Worrying about how your teenager handles their money? Don’t. Our Saving for Children research found that they are more responsible than we think when it comes to money.
We carried out a survey into how adults save for children, and how teenagers plan to use the money saved for them, which revealed that a whopping 62% of teens said they would put money into a savings plan if they received £10,000.
The vast majority of adults (73%) are already saving, or intend to start saving for their kids, but our study showed that some parents and grandparents are worried about the financial mistakes teens could make once they get their hands on the cash.
Adults Vs Teens
Our survey showed some unexpected sensible behaviour, with more than half of teens saying they would put money into education, and 21% would use it for a deposit on a home. This could be the result of finance now being taught as part of the UK’s national curriculum, but the majority of teens surveyed said that they don’t learn enough about financial education at school and that their money management lessons start at home.
Our savings plans can help you save from as little as £25 a month for yourself or £10 a month for your children.
This blog is intended to provide information, not financial advice, to help you make an informed decision about savings and investments. We do not offer financial advice. You should contact a financial adviser, who may charge a fee, if you want financial advice.
What’s the best saving account for my child?
When it comes to building up a pot of cash for a child’s future, there’s a lot to consider…
Deciding how to save for a much loved child’s future can be a pretty daunting task. Should you make the most of your child’s increased Junior ISA (JISA) or Child Trust Fund allowances, each now offering up to £9,000 annual tax-free savings in the current 2020/2021 tax year, or should you branch out and find a different account or save for your child in your own name?
Choosing a way of saving for your child that suits you can be made easier by asking yourself a few questions:
How much would you like to save, and for how long?
Can you commit to longer-term, monthly payments?
Would you prefer the money to be untouchable, until the child is a certain age?
Would you like to have a say in how the money is spent?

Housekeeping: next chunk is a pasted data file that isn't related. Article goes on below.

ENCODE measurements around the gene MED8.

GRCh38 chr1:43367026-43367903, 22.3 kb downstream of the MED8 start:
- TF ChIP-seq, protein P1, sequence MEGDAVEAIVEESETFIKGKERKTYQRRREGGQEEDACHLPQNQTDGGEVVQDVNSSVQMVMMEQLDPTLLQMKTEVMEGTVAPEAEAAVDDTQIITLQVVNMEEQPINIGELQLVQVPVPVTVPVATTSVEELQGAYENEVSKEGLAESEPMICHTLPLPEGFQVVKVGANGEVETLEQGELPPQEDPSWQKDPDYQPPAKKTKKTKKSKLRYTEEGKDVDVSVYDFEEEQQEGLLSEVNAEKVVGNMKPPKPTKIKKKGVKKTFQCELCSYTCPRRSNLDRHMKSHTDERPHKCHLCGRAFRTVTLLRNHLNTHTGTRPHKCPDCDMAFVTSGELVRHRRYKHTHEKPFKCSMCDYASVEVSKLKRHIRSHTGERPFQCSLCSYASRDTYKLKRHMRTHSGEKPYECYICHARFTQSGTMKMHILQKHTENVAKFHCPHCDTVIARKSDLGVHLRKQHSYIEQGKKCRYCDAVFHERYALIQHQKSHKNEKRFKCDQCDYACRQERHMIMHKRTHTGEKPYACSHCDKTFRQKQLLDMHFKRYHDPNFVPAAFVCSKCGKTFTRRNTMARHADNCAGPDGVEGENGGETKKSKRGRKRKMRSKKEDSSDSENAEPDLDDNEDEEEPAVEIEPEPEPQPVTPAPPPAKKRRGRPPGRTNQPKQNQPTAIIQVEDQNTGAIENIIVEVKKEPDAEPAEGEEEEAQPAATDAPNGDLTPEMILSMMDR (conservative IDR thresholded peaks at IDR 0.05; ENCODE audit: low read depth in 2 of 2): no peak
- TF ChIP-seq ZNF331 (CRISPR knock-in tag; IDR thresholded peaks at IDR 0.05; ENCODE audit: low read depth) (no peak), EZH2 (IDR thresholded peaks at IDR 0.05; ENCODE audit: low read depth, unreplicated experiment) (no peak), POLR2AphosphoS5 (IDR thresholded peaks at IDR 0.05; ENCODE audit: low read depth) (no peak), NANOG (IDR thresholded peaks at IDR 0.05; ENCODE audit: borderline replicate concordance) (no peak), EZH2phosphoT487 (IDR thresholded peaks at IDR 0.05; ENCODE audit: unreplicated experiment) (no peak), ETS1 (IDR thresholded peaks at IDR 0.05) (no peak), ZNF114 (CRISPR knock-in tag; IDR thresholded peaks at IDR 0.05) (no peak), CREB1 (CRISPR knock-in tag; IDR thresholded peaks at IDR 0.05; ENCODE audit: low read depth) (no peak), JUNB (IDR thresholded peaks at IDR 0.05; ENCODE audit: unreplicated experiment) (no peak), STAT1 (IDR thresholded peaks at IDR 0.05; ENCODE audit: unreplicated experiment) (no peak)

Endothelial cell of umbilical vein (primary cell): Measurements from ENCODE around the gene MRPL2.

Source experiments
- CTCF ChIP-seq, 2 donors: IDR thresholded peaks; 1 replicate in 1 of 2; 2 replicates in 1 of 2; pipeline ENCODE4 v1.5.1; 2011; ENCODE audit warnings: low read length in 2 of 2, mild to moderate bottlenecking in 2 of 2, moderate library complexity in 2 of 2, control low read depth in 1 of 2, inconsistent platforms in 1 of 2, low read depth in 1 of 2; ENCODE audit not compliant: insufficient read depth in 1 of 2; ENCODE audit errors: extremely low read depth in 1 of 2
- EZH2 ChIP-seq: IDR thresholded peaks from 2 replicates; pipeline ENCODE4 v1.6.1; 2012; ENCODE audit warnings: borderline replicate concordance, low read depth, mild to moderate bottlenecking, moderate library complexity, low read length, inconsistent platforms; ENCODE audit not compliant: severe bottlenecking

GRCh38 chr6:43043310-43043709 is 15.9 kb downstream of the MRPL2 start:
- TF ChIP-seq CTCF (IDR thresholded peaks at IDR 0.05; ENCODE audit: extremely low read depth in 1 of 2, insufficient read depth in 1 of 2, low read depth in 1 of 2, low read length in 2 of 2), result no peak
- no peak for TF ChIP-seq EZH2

Do you mind an element of risk which could generate a potentially higher rate of return?
“It’s their money and they should choose how they spend it”
If you feel that it’s their money and it’s up to them what they do with it, then a regular savings plan like the Child Tax Exempt Savings Plan offered by Foresters Friendly Society, could be one to consider. Monthly payments of £25 are manageable, the plan guarantees a tax free cash sum for your child, providing all monthly payments are maintained for the full term of the plan, and the money can’t be accessed until the plan, which can run for between 10 and 25 years, matures. Plus as the plan is set up in the child’s name, the cash will go directly to them.
“I’ve saved the money so I feel I should have a say in what it’s spent on”
If you’d like to have more control over when the child you’re saving for receives the money and what they use it for, a Tax Exempt Savings Plan could suit. It works in much the same way as the children’s version, but the money is saved in your name instead, so the payout will go to you ensuring you retain control.
“I want a flexible plan, so I can access the money if I need to. I’m also comfortable to balance an element of risk with the potential for higher returns”
If this sounds like you, then you could be in the market for Foresters Stocks and Shares ISA. You can save regularly or pay in lump sums (currently up to £20,000 per tax year), plus it offers you the flexibility of being able to make regular and one-off withdrawals.
Stocks and Shares ISAs are intended to be longer-term investments (5-10 years), so they can potentially yield better returns than a Cash ISA. However, depending on how long you’ve had the Stocks and Shares ISA and when you withdraw money, as with any investment linked to the stock market, there is the potential that you could get back less than you put in.
Setting up a savings plan is a bit like raising a child – you’re in it for the long haul! So, check out all the details, weigh up the options and make an informed decision that you’ll feel comfortable with for the next 5, 10 or even 25 years. For more information about our product range read more at forestersfriendlysociety.co.uk
Tax rules may change and depend on individual circumstances.
Inflation could erode the value of your money over time.
The content of this article is for information purposes only and does not constitute financial advice. We do not offer financial advice. If you’re unsure as to the suitability of a product you should seek advice from a Financial Adviser, which you may have to pay for.